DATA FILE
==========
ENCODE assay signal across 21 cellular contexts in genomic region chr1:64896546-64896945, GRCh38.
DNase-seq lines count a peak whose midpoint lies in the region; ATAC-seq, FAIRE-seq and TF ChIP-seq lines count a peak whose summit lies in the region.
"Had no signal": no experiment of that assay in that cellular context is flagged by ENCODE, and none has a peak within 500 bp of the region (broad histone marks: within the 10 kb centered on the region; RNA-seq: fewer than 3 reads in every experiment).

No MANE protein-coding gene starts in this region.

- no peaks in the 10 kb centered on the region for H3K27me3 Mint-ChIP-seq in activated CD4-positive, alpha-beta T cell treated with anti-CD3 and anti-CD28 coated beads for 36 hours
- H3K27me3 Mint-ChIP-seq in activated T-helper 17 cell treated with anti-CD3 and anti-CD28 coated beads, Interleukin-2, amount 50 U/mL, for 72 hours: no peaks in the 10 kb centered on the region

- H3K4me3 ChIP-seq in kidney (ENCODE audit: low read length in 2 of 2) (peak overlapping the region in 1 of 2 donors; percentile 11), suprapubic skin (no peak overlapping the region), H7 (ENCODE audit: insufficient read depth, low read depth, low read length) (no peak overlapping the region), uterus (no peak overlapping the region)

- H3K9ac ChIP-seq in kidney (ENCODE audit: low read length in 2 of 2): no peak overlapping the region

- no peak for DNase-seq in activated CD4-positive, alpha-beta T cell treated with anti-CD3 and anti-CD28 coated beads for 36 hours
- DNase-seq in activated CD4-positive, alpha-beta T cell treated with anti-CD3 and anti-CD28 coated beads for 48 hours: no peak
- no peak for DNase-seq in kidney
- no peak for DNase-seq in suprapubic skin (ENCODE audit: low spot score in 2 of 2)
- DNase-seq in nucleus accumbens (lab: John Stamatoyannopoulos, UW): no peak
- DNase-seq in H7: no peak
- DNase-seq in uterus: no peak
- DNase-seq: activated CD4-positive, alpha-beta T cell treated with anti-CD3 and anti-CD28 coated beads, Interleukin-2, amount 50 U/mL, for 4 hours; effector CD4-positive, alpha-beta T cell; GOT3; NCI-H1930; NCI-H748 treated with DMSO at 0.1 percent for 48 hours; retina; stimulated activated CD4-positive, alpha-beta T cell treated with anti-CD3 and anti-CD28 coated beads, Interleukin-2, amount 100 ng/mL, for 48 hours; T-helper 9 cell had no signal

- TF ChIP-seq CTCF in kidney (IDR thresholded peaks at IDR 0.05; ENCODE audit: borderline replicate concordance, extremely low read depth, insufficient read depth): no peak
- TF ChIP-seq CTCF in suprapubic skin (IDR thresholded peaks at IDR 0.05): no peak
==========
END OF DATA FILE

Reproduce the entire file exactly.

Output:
ENCODE assay signal across 21 cellular contexts in genomic region chr1:64896546-64896945, GRCh38.
DNase-seq lines count a peak whose midpoint lies in the region; ATAC-seq, FAIRE-seq and TF ChIP-seq lines count a peak whose summit lies in the region.
"Had no signal": no experiment of that assay in that cellular context is flagged by ENCODE, and none has a peak within 500 bp of the region (broad histone marks: within the 10 kb centered on the region; RNA-seq: fewer than 3 reads in every experiment).

No MANE protein-coding gene starts in this region.

- no peaks in the 10 kb centered on the region for H3K27me3 Mint-ChIP-seq in activated CD4-positive, alpha-beta T cell treated with anti-CD3 and anti-CD28 coated beads for 36 hours
- H3K27me3 Mint-ChIP-seq in activated T-helper 17 cell treated with anti-CD3 and anti-CD28 coated beads, Interleukin-2, amount 50 U/mL, for 72 hours: no peaks in the 10 kb centered on the region

- H3K4me3 ChIP-seq in kidney (ENCODE audit: low read length in 2 of 2) (peak overlapping the region in 1 of 2 donors; percentile 11), suprapubic skin (no peak overlapping the region), H7 (ENCODE audit: insufficient read depth, low read depth, low read length) (no peak overlapping the region), uterus (no peak overlapping the region)

- H3K9ac ChIP-seq in kidney (ENCODE audit: low read length in 2 of 2): no peak overlapping the region

- no peak for DNase-seq in activated CD4-positive, alpha-beta T cell treated with anti-CD3 and anti-CD28 coated beads for 36 hours
- DNase-seq in activated CD4-positive, alpha-beta T cell treated with anti-CD3 and anti-CD28 coated beads for 48 hours: no peak
- no peak for DNase-seq in kidney
- no peak for DNase-seq in suprapubic skin (ENCODE audit: low spot score in 2 of 2)
- DNase-seq in nucleus accumbens (lab: John Stamatoyannopoulos, UW): no peak
- DNase-seq in H7: no peak
- DNase-seq in uterus: no peak
- DNase-seq: activated CD4-positive, alpha-beta T cell treated with anti-CD3 and anti-CD28 coated beads, Interleukin-2, amount 50 U/mL, for 4 hours; effector CD4-positive, alpha-beta T cell; GOT3; NCI-H1930; NCI-H748 treated with DMSO at 0.1 percent for 48 hours; retina; stimulated activated CD4-positive, alpha-beta T cell treated with anti-CD3 and anti-CD28 coated beads, Interleukin-2, amount 100 ng/mL, for 48 hours; T-helper 9 cell had no signal

- TF ChIP-seq CTCF in kidney (IDR thresholded peaks at IDR 0.05; ENCODE audit: borderline replicate concordance, extremely low read depth, insufficient read depth): no peak
- TF ChIP-seq CTCF in suprapubic skin (IDR thresholded peaks at IDR 0.05): no peak